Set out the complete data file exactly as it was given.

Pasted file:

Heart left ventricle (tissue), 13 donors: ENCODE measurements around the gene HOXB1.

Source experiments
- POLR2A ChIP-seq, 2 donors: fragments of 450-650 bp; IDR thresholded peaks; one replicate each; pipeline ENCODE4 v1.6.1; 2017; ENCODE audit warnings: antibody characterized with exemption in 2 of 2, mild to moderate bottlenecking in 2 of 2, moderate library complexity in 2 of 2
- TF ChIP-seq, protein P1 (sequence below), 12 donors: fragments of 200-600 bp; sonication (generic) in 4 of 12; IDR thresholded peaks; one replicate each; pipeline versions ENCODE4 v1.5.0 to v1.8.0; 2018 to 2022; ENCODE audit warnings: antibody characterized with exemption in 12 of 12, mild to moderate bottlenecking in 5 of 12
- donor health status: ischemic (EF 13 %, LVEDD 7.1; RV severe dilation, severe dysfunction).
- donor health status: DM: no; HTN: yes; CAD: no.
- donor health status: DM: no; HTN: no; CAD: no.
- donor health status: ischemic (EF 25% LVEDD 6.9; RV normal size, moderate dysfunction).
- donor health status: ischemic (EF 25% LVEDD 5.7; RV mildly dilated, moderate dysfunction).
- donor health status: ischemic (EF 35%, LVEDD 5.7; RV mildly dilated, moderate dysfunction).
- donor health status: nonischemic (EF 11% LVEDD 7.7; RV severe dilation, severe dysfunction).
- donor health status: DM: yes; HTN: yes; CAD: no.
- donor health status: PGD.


Heart left ventricle (tissue), 13 donors: ENCODE measurements around the gene HOXB1.

Source experiments
- POLR2A ChIP-seq, 2 donors: fragments of 450-650 bp; IDR thresholded peaks; one replicate each; pipeline ENCODE4 v1.6.1; 2017; ENCODE audit warnings: antibody characterized with exemption in 2 of 2, mild to moderate bottlenecking in 2 of 2, moderate library complexity in 2 of 2
- TF ChIP-seq, protein P1 (sequence below), 12 donors: fragments of 200-600 bp; sonication (generic) in 4 of 12; IDR thresholded peaks; one replicate each; pipeline versions ENCODE4 v1.5.0 to v1.8.0; 2018 to 2022; ENCODE audit warnings: antibody characterized with exemption in 12 of 12, mild to moderate bottlenecking in 5 of 12
- donor health status: ischemic (EF 13 %, LVEDD 7.1; RV severe dilation, severe dysfunction).
- donor health status: DM: no; HTN: yes; CAD: no.
- donor health status: DM: no; HTN: no; CAD: no.
- donor health status: ischemic (EF 25% LVEDD 6.9; RV normal size, moderate dysfunction).
- donor health status: ischemic (EF 25% LVEDD 5.7; RV mildly dilated, moderate dysfunction).
- donor health status: ischemic (EF 35%, LVEDD 5.7; RV mildly dilated, moderate dysfunction).
- donor health status: nonischemic (EF 11% LVEDD 7.7; RV severe dilation, severe dysfunction).
- donor health status: DM: yes; HTN: yes; CAD: no.
- donor health status: PGD.